Howard said Gold Star representatives floated around the idea of creating a breakfast menu in the past, but nothing is certain.
What is certain, though, is Howard and many other residents of the Tri-State aren’t waiting around to see if the corporate chefs at Skyline and Gold Star decide to indulge their cravings for cinnamon-infused chili.
In addition to sampling chili-based breakfast dishes at various local parlors, they’re thinking up some creative dishes of their own.
Carmen Stroup commented on WCPO’s Facebook post that her family frequently uses leftover chili at breakfast.
“We have eggs and chili (for breakfast) when we have leftover chili. It is one of the kids' favorites,” she wrote.
Howard said he and his family often use the store-bought brand of Gold Star chili for breakfasts, especially when guests are in town.
“We sell it both in the can and in frozen containers so you can serve it whenever you want,” said Howard, who suggested making a coney out of a breakfast sausage, egg, chili and cheese.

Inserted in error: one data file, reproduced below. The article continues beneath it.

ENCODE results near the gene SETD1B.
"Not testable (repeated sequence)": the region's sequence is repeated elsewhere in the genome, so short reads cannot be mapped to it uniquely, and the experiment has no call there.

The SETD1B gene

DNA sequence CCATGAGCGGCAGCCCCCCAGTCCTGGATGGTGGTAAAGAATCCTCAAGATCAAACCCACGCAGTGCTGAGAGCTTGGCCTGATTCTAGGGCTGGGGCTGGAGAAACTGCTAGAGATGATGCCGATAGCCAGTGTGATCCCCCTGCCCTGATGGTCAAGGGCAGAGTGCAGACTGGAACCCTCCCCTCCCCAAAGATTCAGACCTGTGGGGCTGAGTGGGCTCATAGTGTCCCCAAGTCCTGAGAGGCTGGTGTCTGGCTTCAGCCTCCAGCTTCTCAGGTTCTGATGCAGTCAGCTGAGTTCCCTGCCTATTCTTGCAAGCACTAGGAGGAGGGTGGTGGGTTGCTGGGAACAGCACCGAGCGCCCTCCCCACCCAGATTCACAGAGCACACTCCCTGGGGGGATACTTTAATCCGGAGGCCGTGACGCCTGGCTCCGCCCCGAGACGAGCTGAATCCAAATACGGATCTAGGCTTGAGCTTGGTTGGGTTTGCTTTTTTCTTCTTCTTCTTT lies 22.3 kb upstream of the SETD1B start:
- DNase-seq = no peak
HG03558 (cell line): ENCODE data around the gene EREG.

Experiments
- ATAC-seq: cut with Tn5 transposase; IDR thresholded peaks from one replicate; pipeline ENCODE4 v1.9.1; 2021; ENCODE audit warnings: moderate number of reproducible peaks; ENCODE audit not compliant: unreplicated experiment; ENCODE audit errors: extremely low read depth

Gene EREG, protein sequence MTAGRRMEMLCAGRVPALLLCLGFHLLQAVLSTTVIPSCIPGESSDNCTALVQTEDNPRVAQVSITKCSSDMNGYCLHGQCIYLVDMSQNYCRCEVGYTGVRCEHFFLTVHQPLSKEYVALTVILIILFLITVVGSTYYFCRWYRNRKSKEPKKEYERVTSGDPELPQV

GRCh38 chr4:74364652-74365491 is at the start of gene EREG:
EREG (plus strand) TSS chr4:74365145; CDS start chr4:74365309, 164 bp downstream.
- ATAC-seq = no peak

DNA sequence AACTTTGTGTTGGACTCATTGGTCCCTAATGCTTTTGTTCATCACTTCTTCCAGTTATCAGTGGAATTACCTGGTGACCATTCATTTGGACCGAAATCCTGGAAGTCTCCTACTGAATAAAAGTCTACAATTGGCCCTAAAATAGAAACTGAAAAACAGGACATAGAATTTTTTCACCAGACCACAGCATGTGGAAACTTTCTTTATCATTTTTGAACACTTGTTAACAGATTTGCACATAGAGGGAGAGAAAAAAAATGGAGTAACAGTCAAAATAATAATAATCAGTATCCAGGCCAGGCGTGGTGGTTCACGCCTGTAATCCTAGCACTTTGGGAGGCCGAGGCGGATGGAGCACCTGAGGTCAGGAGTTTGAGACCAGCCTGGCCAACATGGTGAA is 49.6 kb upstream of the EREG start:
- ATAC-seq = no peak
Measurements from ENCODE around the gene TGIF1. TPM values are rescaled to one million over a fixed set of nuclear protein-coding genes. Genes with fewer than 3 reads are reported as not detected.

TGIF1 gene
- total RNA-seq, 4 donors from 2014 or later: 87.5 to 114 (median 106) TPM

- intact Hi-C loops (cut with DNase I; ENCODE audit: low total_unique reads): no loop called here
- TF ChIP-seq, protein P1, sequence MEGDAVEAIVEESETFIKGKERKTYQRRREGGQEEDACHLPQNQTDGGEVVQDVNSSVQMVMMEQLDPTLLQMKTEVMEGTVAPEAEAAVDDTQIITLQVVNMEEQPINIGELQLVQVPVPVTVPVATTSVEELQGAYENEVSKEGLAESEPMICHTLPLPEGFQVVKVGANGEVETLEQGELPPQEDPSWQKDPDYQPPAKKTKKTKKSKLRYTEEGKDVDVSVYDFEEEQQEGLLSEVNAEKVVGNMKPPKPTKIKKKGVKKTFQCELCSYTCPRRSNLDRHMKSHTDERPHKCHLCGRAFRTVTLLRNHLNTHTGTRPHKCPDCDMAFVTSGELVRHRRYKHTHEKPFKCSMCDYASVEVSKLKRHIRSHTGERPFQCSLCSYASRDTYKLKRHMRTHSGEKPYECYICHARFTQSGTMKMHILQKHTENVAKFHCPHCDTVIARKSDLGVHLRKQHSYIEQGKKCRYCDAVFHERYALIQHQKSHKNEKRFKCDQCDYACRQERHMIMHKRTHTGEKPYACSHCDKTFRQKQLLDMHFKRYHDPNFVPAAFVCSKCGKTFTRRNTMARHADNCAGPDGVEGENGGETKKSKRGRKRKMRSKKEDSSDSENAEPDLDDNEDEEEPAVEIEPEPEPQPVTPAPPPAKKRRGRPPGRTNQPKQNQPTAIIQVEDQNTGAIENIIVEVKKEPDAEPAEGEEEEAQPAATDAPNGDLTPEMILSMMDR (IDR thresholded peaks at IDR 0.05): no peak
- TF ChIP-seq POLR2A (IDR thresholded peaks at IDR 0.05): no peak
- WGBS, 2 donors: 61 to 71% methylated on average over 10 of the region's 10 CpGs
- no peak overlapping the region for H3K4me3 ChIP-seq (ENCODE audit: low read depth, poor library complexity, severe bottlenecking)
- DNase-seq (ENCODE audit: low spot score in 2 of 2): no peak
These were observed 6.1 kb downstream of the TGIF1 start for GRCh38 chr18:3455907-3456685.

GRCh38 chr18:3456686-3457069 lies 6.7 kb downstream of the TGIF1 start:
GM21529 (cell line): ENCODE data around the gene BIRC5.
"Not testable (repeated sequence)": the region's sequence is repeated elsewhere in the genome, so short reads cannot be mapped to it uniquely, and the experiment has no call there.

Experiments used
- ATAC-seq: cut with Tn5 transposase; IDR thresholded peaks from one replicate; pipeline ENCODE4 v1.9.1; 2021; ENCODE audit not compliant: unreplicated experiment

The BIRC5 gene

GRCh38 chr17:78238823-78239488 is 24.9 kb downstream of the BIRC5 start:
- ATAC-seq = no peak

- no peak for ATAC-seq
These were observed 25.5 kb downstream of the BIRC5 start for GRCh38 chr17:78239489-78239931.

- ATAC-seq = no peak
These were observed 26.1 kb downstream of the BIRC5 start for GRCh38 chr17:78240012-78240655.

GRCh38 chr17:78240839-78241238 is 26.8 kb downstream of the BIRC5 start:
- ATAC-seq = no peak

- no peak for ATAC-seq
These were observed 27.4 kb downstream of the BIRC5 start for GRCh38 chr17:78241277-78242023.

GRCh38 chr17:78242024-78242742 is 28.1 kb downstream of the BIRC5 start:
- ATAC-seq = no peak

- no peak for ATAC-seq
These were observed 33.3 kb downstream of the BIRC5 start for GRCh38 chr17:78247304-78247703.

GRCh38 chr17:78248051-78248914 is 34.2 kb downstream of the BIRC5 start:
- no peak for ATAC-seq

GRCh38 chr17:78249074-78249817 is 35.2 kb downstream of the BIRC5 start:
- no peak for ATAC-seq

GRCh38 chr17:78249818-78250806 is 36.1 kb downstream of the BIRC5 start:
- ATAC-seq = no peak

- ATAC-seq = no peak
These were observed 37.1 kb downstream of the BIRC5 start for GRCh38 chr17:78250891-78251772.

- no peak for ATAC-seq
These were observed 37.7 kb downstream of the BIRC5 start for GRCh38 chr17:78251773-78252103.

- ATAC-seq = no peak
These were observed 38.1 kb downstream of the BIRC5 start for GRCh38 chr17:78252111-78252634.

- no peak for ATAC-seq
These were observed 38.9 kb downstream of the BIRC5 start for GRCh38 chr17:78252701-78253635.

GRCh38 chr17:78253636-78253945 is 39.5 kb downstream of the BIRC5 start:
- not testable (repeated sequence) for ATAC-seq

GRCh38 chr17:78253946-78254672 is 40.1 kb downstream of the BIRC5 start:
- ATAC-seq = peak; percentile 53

His idea was just one of hundreds posted online. Although, most of them are just variations of the standard fare: eggs, omelets and burritos.
A former group leader for Weight Watchers, Darryl Zoller , posted a recipe on his personal page.
In the post, the retired United Method minister writes that he used Cincinnati chili and an omelet on top of leftover spaghetti to make his variation of a 3-Way.
“When I made the omelet, I was going to put the chili on the finished omelet, but I decided to just add it as the filling, then top it with the quarter ounce of finely grated Fontina cheese.
I used Egg Beaters for the omelet. It's so easy to use, just shake the carton and pour out what you need.
To reheat the cooked spaghetti, I boiled some water in a double boiler and added the spaghetti to the top basket and covered. It was nice and warm when I needed it for my plate. I put the omelet on top. I quartered half of a vine ripe tomato and placed it around the omelet as a garnish.”
He finished off the meal with a side of “delicious fruit,” he wrote.
In the end, let’s be real: Not everyone will fall in love with the idea of Cincinnati chili as the new sausage gravy.
But that doesn’t mean you shouldn’t give it a try.
Regardless of when or where, you should incorporate the city's most famous contribution to the country’s culinary tradition into your diet on National Chili Day.
For National Chili Day:
Skyline Chili is celebrating the day by welcoming all babies born today at eight Cincinnati and Northern Kentucky area hospitals with a special Skyline Chili bib and a gift card for mom.
Gold Star Chili is selling all 3-Ways for $3. The offer is good for lunch, dinner and late-night.